- The Washington Times - Thursday, November 20, 2003

Federal Reserve Chairman Alan Greenspan warned yesterday that “creeping protectionism” in the United States and elsewhere threatens the world economy and will make it harder for the United States to finance its massive trade deficits.

His comments came as China announced it might impose tariffs on imports from the United States in retaliation for U.S. tariffs on steel imports that have been ruled illegal by the World Trade Organization. The mini-trade war with China was sparked Tuesday by President Bush’s decision to slap quotas on some Chinese clothing imports.

The 15-nation European Union also is threatening to retaliate against the steel tariffs, while a dispute over more than $600 billion of agricultural subsidies in the European Union, United States and Japan led to the collapse of world-trade talks in September.

“Some clouds of emerging protectionism have become increasingly visible on today’s horizon,” said Mr. Greenspan in remarks to a Cato Institute conference. “Over the years, protected interests have often endeavored to stop in its tracks the process of unsettling economic change.

“It is imperative that creeping protectionism be thwarted and reversed,” he said. “The costs of any new such protectionist initiatives, in the context of wide current account imbalances, could significantly erode the flexibility of the global economy.”

Mr. Greenspan expressed hope that the “powerful forces of market competition” will win out over protectionism, while Mr. Bush, in London, defended his administration’s record on trade. He said the moves to protect textiles, steel and farm trade are justified by the unfair practices of trading partners.

“My administration is committed to free trade,” the president said. “We believe strongly in free trade, but you want to make sure that free trade is also trade in which all parties are treated fairly.”

The outbreak of a global trade war particularly would hurt the United States, Mr. Greenspan said, because of its bloated trade deficits with China, Japan and the rest of the world, which cumulatively have hit a record $450 billion a year.

To finance those deficits, which are unprecedented in size for any nation, the United States must attract more than $1.5 billion a day in investment from abroad. Much of the financing for the U.S. trade and budget deficits in the past few years has come from China and Japan re-investing their export earnings in U.S. Treasury bonds, mortgage-backed bonds and other securities.

A sign of how critical those purchases are to the stability of the financial markets came Tuesday, when a report that foreign investment suddenly plunged in September caused the dollar to drop to a record low against the euro. Each drop in the dollar makes American assets less attractive to foreign investors and makes it harder for the United States to maintain its deficits.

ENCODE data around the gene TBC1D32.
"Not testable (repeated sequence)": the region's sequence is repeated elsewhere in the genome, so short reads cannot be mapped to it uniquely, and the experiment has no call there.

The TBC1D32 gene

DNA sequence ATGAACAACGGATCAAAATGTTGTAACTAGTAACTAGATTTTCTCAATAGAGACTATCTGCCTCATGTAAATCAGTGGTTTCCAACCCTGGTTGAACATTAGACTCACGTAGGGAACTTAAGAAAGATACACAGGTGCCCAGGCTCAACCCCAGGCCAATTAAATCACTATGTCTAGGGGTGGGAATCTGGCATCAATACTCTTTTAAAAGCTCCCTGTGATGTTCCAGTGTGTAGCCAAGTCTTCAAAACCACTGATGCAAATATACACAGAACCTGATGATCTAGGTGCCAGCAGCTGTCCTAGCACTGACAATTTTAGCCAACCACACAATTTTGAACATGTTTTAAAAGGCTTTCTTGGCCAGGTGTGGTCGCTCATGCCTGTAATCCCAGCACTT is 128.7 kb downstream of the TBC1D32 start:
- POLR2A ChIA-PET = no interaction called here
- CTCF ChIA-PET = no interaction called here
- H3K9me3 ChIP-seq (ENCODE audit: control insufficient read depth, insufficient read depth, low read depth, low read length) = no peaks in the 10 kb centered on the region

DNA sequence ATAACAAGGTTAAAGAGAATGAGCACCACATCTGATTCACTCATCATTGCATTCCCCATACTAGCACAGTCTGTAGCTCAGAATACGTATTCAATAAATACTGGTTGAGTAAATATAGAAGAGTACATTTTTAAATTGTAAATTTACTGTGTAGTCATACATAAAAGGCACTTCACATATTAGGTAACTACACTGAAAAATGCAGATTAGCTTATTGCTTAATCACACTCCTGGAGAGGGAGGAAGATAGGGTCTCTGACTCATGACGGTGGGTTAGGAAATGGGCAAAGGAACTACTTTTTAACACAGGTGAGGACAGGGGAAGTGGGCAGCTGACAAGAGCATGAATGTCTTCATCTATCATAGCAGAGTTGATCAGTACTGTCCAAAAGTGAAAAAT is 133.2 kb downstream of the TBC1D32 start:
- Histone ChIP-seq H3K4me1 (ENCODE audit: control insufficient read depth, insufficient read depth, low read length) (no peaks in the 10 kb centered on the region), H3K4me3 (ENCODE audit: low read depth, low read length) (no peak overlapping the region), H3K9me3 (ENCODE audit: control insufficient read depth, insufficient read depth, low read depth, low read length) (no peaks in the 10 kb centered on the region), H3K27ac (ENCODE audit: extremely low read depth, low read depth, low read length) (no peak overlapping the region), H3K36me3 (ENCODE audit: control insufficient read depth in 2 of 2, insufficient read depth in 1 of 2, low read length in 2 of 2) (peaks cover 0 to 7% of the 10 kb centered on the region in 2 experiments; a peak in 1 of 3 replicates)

“Our persistent current account deficit is a growing concern because it adds to the stock of outstanding external debt that could become increasingly more difficult to finance,” Mr. Greenspan said. “Unlike financing of payments from exports and income receipts, reliance on borrowed funds may not be sustainable.”

Nevertheless, despite a 20 percent drop in the dollar against other currencies since 2002, the United States so far has been able to keep attracting enough funds to run deficits. The ease with which the United States has financed its deficits is owed, in part, to the willingness of foreign central banks, such as those in China and Japan, to hold U.S. dollars and bonds as reserves, Mr. Greenspan said.

The free flow of trade and rapid globalization of the financial markets also has facilitated cross-border flows of money and created a growing class of private foreign investors willing to hold U.S. debts and assets, he said.

“Spreading globalization has fostered a degree of international flexibility that has raised the probability of a benign resolution to the U.S. current account imbalance,” he said.

But whether the United States can continue to finance its debts without a major financial crisis like the one that shook the world economy in 1997 and 1998 depends on the continued expansion of global trade and willingness of foreigners to keep accumulating U.S. dollars and debts, he said.

“In the end, it will likely be the reluctance of foreign country residents to accumulate additional debt and equity claims against U.S. residents that will serve as the restraint on the size of tolerable U.S. imbalances,” he said.

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